Marc Silverman: Part CPA, Part “Watchdog”
The following is a guest contribution from Heather Brittany (@HeatherBrit). Heather is currently a law student at Loyola Law School, Los Angeles and Sports Chair of its Entertainment & Sports Law Society.
“It was the same old story. An athlete or entertainer put his or her finances in the hands of a ‘trusted’ advisor who takes advantage of the naivety of their inexperienced clients and breaches their fiduciary duty by defrauding them. The list of defrauded people reads like a roster of Hall of Famers and Oscar award winners. From seasoned veterans to rookies, no sport or craft is immune to fraud. All are at risk. The sports and entertainment industry is big business. Unscrupulous people target this industry due to the amount of wealth involved with the players and entertainers.” — Marc Silverman
After hearing about athlete after athlete being taken advantage of and defrauded by their supposedly trusted advisors, Marc Silverman had enough. In the summer of 2010, Silverman founded MH Silverman & Associates LLP, an auditing service that focuses on the protection of athletes and entertainers. Silverman received his Bachelors of Accountancy from George Washington University in Washington, D.C. He is a certified public accountant, and an associate member of the certified fraud examiners.
Heather Brittany: What initially inspired you to create MH Silverman & Associates LLP?
Marc Silverman: Back in the late 1990’s, I was fascinated by the story of William (Tank) Black, an NFL agent, who defrauded several of his NFL player clients out of millions of dollars. It involved sports and fraud, two things that I followed closely. Soon after that, I thought of a business that would assist athletes from being ripped off.
After writing up a business plan, Silverman decided to push it aside and burry it in his basement. However years later, while cleaning his basement, he stumbled back upon his plan. With the added knowledge he had gained over the past few years, and with his passion still ignited, he decided to make his business plan a reality.
MS: After some additional research, [I found that] many advisors say that they have the athlete’s best interest in everything they do. However, athletes are still being defrauded by their agents, financial advisors, business managers, friends, family and former teammates; just to name a few. John Elway was recently defrauded out of $15 million. Thus, with my 20 years of auditing experience, I decided it was time for me to throw my entrepreneurial hat in the ring and start my own business. The biggest changes I made to [my original] business plan [are that] my services are now focused on all advisors, not just agents, and I also changed the name of my firm. Since I am marketing my auditing expertise, I thought I would name my firm, MH Silverman & Associates LLP.
HB: What does your company provide for athletes?
MS: We provide many services for athletes to ensure that they are not being defrauded by their trusted advisors. We are completely independent with no associations with any agents or financial advisors. We are hired by the athlete directly. Some of the services include:
- Pre-investment due diligence
Review investment opportunities prior to making the investment to ensure the investment opportunity is a sound investment and not a scam. Review and challenge financial projections of the proposed investment. Ensure that the athlete understands all the risks and fees associated with the investment. Perform background checks on all parties involved in the investment.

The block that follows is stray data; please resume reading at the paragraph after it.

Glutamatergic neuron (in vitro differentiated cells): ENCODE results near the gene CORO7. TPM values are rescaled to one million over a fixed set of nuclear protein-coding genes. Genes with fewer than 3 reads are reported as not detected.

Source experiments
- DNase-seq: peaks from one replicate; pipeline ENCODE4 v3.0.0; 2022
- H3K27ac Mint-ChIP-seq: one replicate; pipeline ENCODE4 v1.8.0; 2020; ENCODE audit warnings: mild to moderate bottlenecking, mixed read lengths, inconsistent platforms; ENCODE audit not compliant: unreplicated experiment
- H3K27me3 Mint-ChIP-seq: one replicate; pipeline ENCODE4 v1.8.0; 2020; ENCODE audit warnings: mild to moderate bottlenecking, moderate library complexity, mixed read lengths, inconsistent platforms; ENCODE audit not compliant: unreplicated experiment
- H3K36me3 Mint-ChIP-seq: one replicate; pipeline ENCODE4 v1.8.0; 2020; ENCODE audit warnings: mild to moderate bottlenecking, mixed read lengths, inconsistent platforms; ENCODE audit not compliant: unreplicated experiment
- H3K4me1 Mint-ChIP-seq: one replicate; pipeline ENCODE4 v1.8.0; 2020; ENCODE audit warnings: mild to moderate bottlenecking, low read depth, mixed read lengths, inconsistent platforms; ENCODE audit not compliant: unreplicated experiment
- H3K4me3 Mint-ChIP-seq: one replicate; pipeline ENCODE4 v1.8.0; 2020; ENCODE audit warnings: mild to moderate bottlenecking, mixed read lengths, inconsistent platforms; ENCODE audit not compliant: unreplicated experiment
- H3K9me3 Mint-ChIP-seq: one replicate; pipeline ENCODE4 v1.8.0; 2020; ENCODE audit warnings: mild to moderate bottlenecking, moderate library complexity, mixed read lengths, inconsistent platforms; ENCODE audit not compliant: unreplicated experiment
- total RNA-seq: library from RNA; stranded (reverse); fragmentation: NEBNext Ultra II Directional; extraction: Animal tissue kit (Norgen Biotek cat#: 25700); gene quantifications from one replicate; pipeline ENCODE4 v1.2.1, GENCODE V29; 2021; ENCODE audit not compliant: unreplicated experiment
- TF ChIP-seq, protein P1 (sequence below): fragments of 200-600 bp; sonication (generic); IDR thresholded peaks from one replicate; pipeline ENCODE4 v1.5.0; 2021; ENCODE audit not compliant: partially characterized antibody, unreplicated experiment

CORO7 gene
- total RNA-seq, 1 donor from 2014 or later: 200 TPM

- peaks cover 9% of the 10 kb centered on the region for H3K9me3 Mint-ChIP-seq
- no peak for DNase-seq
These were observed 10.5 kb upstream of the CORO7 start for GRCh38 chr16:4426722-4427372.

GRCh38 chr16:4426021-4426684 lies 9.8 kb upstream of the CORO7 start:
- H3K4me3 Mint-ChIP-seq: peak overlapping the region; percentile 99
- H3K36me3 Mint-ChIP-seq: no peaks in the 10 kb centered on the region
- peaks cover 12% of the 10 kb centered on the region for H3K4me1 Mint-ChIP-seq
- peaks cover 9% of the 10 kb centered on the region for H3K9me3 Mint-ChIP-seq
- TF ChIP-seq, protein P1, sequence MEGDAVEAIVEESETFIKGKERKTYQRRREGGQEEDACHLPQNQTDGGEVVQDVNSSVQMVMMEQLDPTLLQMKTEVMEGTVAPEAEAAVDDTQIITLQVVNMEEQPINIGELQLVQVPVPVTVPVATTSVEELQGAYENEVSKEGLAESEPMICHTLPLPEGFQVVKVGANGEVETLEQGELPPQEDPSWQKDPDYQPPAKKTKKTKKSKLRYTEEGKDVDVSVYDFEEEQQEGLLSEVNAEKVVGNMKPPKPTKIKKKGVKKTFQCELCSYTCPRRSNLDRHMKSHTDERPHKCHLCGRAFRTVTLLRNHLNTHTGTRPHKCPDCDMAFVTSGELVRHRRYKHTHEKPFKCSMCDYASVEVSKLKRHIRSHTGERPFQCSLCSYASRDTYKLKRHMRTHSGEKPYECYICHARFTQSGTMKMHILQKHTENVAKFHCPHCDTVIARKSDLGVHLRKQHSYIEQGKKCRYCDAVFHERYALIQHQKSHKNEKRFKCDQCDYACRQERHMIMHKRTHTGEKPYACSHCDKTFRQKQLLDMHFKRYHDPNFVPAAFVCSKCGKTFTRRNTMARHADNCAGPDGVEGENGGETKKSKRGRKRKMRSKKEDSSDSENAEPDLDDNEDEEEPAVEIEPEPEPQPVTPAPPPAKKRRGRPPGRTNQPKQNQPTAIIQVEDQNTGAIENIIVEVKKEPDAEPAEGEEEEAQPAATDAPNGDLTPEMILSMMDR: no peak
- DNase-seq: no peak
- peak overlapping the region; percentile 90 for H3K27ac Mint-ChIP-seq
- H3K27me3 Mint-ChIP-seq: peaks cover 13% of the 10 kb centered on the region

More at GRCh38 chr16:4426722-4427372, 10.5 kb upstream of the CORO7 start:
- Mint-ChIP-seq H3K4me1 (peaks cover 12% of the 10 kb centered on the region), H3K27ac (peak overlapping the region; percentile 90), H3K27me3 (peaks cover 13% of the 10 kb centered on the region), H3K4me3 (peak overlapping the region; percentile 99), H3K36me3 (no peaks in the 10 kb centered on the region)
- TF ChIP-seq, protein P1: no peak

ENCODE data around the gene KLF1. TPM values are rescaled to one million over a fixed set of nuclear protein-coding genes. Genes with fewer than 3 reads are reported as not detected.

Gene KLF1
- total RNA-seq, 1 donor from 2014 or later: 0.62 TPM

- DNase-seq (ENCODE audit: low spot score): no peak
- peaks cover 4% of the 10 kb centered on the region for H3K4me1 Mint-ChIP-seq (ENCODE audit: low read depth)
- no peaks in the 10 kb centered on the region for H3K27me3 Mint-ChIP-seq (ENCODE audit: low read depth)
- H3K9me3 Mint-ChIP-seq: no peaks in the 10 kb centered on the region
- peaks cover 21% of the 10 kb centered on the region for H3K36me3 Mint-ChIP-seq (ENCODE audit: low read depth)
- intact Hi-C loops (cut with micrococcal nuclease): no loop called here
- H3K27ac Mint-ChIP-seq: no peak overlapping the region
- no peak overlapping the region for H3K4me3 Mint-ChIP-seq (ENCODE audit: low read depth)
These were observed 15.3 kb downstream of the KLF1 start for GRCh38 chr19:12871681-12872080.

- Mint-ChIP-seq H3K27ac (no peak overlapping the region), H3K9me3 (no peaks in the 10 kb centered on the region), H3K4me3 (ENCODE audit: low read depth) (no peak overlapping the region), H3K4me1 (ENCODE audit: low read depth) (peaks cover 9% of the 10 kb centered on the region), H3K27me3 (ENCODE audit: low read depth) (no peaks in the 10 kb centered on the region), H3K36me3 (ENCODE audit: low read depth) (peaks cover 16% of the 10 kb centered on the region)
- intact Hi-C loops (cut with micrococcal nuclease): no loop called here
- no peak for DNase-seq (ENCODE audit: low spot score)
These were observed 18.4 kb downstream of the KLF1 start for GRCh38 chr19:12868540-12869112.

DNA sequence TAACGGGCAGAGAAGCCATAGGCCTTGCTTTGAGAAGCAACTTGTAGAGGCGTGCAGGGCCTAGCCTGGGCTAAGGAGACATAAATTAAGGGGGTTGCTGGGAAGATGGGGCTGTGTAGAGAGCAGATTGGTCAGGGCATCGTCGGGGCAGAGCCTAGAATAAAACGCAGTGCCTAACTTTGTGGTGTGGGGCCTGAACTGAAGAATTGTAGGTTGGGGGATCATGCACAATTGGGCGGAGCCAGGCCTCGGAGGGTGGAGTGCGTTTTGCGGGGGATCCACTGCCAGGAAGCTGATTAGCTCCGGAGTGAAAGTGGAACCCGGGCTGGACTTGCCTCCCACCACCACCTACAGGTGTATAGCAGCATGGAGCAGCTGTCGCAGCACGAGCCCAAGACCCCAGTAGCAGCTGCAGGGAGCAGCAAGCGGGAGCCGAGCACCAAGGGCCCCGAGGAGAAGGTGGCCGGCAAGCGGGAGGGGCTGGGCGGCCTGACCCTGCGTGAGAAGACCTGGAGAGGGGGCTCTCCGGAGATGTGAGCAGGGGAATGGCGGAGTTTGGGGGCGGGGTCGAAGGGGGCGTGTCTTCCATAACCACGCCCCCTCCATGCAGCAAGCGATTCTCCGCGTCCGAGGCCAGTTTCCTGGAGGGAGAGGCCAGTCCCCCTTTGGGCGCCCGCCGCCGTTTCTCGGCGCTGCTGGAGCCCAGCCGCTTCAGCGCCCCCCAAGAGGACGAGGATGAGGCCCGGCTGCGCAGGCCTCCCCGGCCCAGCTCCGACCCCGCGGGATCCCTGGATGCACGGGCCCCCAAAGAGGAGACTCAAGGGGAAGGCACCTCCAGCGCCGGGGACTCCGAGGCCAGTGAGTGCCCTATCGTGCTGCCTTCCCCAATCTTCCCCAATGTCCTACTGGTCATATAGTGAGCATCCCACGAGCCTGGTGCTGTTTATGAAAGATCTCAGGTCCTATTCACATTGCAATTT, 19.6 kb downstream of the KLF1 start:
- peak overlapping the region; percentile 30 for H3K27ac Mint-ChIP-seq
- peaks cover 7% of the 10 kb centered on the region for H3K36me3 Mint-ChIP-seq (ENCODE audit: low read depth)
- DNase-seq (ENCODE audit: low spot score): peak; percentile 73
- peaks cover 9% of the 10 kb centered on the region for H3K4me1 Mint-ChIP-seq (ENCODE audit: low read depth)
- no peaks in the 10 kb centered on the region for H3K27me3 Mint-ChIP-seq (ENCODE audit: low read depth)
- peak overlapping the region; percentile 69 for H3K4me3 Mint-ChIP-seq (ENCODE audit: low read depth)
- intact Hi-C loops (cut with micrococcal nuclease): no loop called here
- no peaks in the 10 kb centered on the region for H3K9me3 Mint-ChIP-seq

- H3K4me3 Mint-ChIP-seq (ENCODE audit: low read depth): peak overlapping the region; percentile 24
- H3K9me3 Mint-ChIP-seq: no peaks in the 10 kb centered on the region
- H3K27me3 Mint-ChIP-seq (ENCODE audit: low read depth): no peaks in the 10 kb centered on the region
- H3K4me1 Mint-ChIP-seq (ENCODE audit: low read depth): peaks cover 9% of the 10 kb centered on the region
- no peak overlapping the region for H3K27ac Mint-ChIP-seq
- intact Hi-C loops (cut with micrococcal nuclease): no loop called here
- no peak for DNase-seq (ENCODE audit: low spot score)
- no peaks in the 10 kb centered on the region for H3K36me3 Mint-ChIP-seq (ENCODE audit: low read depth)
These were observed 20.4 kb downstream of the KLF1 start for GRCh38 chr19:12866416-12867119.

- Portfolio audits including investment verification and valuation
Verify investments are valid and properly valued. Review to ensure that all investments are properly audited by qualified auditors. Verify investments are owned by and in the name of the athlete.
- Cash receipts and cash disbursements audits
Review to ensure all earned revenues are appropriately deposited into the athlete’s accounts. Review all disbursements to ensure they are appropriately authorized and no misappropriation of funds is occurring.
- Royalty audits
Ensure that all earned royalties are paid to the athlete.
- Contract compliance examinations
Ensure all provisions of contracts are being adhered to.
- Forensic accounting
When fraud is suspected, perform a complete examination of all historical transactions to determine what happened and the amount of loss to start the recovery process.
HS: Why an audit? Please explain a little bit about what an audit is.
MS: Many people relate the word audit to a bad thing such as an IRS audit. While an IRS audit is not a good thing, especially for the one being audited, it does accomplish what it sets out to do. It catches people who cheat on their taxes. Audits are designed to catch cheaters.
The true definition of an audit is to ascertain the validity and reliability of information. In other words, an audit makes sure things are proper and accurate. It’s the watchdog. In the case of a professional athlete, a lot of trust is placed in the hands of their trusted advisors including their agent, financial advisor, insurance expert, tax person and money manager. An audit provides assurances to an athlete that whoever is handling their money for them, they are doing what they should be doing and not doing things that they should not be.
HS: Most professional athletes have an accountant. Isn’t that enough?
MS: Most accountants primarily handle your tax returns; this is not enough to detect improper money management. An athlete really needs to have someone overlooking his advisors’ shoulders to ensure proper handling of money. An audit does cost money, although not having an audit performed could prove much more costly in the long run.
“There is a tremendous need for my watchdog roll.” – Marc Silverman